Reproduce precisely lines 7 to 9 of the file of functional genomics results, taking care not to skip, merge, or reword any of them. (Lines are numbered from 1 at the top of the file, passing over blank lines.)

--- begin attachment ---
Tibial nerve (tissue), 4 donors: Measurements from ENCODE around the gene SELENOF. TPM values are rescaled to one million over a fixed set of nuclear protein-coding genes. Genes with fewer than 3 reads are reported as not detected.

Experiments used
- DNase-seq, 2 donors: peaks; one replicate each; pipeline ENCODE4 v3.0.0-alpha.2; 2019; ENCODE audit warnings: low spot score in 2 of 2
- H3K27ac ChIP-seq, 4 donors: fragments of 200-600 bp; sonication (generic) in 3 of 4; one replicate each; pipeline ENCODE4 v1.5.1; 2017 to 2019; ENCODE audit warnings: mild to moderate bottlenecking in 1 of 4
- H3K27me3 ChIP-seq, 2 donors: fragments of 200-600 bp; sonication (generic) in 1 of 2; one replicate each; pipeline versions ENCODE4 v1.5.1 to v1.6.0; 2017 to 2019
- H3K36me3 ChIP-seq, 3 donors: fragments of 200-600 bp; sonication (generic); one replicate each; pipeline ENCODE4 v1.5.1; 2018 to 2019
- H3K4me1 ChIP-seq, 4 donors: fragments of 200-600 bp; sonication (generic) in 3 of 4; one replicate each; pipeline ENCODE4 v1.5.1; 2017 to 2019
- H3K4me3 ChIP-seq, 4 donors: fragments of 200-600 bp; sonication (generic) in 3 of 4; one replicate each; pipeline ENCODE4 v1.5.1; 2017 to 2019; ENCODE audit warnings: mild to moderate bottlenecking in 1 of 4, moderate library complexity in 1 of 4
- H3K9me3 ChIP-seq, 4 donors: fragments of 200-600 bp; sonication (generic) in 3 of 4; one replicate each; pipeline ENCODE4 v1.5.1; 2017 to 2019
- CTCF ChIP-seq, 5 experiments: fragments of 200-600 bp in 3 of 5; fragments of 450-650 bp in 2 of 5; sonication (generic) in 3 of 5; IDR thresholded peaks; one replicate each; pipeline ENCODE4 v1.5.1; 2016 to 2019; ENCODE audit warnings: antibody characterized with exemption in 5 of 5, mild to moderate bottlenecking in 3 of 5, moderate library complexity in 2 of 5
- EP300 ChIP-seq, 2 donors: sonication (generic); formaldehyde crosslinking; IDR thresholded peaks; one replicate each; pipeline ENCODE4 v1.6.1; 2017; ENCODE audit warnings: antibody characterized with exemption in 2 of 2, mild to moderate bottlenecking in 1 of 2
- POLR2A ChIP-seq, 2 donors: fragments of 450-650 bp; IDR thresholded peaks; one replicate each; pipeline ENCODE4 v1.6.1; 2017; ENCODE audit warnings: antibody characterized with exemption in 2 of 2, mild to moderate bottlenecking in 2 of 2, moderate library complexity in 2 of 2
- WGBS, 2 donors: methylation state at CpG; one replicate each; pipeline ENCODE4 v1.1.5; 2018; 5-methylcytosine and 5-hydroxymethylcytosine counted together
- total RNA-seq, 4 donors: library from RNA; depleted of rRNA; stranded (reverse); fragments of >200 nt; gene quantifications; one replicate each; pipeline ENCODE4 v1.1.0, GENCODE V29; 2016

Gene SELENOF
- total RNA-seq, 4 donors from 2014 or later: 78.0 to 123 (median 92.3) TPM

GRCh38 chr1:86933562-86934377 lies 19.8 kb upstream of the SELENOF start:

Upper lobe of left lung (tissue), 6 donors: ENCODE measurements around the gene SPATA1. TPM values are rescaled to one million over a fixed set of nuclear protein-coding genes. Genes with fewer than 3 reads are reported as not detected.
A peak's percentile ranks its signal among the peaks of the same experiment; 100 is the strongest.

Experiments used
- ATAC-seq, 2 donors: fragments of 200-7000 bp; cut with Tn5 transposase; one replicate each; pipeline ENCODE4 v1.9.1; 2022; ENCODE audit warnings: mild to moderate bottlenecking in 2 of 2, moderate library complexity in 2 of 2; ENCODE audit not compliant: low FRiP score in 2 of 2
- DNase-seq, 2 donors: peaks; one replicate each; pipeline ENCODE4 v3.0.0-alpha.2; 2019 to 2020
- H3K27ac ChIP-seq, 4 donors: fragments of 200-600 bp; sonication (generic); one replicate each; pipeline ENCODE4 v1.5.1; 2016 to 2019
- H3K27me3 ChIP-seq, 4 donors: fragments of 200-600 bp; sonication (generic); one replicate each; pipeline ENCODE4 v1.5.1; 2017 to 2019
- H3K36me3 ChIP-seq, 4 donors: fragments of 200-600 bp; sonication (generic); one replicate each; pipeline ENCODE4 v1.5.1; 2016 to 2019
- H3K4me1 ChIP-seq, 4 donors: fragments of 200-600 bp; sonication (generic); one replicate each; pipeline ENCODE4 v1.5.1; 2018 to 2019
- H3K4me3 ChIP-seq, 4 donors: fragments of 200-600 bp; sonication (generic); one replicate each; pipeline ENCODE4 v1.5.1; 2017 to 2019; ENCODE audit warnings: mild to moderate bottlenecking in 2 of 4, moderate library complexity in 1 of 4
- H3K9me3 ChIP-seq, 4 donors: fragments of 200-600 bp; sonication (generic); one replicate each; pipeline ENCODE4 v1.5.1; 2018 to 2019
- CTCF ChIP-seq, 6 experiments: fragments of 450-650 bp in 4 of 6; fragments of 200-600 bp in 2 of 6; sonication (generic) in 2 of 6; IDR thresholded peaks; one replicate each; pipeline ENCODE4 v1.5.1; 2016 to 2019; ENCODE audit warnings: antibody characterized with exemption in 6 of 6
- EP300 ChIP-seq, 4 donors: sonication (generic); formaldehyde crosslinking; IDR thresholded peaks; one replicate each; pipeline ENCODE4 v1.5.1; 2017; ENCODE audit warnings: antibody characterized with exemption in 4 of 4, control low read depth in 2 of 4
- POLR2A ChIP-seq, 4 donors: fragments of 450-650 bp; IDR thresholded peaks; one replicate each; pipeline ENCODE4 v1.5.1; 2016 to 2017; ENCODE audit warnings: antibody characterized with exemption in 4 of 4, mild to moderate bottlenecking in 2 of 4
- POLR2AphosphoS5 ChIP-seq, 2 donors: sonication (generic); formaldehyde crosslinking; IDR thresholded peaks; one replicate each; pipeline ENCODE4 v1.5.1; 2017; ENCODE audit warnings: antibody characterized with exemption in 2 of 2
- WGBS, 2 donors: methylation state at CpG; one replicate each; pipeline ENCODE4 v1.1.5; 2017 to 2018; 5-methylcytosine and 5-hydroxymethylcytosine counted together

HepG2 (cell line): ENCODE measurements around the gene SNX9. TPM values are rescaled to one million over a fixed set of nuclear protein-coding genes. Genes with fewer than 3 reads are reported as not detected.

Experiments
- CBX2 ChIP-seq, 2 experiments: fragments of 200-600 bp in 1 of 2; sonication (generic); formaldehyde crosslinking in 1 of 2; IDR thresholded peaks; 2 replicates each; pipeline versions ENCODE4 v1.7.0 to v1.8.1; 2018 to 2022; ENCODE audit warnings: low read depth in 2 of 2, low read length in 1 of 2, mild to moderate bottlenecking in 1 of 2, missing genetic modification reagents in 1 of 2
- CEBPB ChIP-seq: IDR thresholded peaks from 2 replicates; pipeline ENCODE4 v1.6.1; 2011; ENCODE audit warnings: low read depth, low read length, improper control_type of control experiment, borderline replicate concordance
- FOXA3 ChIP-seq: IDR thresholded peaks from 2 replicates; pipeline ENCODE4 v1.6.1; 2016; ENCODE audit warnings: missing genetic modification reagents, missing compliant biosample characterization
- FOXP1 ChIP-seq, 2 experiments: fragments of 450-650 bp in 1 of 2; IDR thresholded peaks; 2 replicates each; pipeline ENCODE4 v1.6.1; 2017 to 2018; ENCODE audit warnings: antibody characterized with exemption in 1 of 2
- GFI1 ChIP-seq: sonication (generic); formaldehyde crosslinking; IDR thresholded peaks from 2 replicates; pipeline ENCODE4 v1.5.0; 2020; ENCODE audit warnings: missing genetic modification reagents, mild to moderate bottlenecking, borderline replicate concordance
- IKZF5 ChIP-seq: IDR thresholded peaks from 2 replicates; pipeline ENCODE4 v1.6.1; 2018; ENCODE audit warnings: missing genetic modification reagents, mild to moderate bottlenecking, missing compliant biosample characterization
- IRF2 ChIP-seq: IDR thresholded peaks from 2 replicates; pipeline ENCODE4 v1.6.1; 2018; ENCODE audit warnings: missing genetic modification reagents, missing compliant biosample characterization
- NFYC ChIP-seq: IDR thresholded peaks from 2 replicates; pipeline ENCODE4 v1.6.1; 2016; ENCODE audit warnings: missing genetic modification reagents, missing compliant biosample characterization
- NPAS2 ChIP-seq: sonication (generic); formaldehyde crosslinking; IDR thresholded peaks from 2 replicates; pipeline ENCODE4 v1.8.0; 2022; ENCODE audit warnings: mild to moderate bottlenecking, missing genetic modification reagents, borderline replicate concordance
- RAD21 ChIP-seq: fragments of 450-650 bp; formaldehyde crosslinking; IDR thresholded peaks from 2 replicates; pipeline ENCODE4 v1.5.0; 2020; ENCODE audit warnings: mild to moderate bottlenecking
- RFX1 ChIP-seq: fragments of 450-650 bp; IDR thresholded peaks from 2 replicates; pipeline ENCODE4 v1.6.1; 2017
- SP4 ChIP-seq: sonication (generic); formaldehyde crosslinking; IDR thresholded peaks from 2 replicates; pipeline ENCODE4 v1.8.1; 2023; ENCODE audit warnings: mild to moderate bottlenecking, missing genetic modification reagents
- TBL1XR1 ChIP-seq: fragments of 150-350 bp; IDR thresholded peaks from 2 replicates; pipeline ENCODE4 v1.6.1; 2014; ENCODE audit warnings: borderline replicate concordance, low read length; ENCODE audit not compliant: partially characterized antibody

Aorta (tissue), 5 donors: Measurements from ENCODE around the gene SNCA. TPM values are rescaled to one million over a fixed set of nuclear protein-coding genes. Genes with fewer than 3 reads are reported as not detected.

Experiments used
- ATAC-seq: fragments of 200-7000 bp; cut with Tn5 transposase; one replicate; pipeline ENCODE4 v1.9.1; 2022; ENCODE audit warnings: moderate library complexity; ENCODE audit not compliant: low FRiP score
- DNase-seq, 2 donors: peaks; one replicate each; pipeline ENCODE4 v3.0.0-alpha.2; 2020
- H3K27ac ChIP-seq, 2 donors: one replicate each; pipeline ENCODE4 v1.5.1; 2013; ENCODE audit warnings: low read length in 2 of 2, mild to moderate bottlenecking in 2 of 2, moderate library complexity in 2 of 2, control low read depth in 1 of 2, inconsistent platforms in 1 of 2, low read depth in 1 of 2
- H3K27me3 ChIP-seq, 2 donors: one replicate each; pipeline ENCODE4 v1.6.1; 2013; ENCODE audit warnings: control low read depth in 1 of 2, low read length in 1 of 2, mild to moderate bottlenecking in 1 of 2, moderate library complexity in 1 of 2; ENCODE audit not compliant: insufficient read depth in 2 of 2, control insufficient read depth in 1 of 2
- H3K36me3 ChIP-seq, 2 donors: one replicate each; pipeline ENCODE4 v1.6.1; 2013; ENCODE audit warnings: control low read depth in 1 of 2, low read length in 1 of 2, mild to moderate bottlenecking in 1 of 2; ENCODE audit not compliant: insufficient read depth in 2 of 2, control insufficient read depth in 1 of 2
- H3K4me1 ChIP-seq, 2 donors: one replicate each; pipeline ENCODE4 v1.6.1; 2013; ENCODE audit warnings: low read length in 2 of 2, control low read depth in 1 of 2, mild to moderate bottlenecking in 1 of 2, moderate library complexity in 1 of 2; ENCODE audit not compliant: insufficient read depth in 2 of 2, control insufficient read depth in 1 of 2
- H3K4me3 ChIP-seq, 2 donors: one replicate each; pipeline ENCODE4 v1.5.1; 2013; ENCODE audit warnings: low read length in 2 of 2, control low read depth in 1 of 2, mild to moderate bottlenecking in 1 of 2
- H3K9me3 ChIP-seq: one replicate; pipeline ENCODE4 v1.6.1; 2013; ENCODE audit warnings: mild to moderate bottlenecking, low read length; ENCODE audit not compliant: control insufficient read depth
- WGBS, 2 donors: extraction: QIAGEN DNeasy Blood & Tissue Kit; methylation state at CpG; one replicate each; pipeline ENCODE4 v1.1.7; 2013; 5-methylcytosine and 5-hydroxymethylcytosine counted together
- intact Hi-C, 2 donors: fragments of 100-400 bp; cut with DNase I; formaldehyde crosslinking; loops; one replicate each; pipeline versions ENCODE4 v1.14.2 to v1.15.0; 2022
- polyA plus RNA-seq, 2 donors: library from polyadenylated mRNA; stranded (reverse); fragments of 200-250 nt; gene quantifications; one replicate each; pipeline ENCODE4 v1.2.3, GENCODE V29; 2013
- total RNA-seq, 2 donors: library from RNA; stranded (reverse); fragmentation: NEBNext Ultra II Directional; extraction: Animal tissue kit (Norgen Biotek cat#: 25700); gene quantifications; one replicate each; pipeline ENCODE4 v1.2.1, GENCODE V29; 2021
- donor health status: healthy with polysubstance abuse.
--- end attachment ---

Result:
- H3K4me1 ChIP-seq, 4 donors: fragments of 200-600 bp; sonication (generic) in 3 of 4; one replicate each; pipeline ENCODE4 v1.5.1; 2017 to 2019
- H3K4me3 ChIP-seq, 4 donors: fragments of 200-600 bp; sonication (generic) in 3 of 4; one replicate each; pipeline ENCODE4 v1.5.1; 2017 to 2019; ENCODE audit warnings: mild to moderate bottlenecking in 1 of 4, moderate library complexity in 1 of 4
- H3K9me3 ChIP-seq, 4 donors: fragments of 200-600 bp; sonication (generic) in 3 of 4; one replicate each; pipeline ENCODE4 v1.5.1; 2017 to 2019